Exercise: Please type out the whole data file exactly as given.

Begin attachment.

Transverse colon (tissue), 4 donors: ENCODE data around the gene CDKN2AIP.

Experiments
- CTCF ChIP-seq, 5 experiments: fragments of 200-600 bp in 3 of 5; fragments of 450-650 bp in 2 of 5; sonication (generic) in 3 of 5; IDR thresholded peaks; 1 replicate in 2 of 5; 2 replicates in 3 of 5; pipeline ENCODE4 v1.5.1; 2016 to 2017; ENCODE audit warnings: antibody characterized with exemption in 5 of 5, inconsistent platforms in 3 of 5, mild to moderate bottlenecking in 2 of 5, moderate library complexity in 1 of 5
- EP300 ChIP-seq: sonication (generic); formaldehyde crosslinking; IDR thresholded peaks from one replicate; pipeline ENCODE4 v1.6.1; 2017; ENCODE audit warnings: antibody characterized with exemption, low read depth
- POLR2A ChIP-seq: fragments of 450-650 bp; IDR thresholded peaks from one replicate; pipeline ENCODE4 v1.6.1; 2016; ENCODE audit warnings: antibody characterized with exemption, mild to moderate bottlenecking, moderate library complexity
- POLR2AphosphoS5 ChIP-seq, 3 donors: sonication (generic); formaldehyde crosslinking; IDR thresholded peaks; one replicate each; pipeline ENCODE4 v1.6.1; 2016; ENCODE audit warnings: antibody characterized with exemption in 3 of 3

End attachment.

Transverse colon (tissue), 4 donors: ENCODE data around the gene CDKN2AIP.

Experiments
- CTCF ChIP-seq, 5 experiments: fragments of 200-600 bp in 3 of 5; fragments of 450-650 bp in 2 of 5; sonication (generic) in 3 of 5; IDR thresholded peaks; 1 replicate in 2 of 5; 2 replicates in 3 of 5; pipeline ENCODE4 v1.5.1; 2016 to 2017; ENCODE audit warnings: antibody characterized with exemption in 5 of 5, inconsistent platforms in 3 of 5, mild to moderate bottlenecking in 2 of 5, moderate library complexity in 1 of 5
- EP300 ChIP-seq: sonication (generic); formaldehyde crosslinking; IDR thresholded peaks from one replicate; pipeline ENCODE4 v1.6.1; 2017; ENCODE audit warnings: antibody characterized with exemption, low read depth
- POLR2A ChIP-seq: fragments of 450-650 bp; IDR thresholded peaks from one replicate; pipeline ENCODE4 v1.6.1; 2016; ENCODE audit warnings: antibody characterized with exemption, mild to moderate bottlenecking, moderate library complexity
- POLR2AphosphoS5 ChIP-seq, 3 donors: sonication (generic); formaldehyde crosslinking; IDR thresholded peaks; one replicate each; pipeline ENCODE4 v1.6.1; 2016; ENCODE audit warnings: antibody characterized with exemption in 3 of 3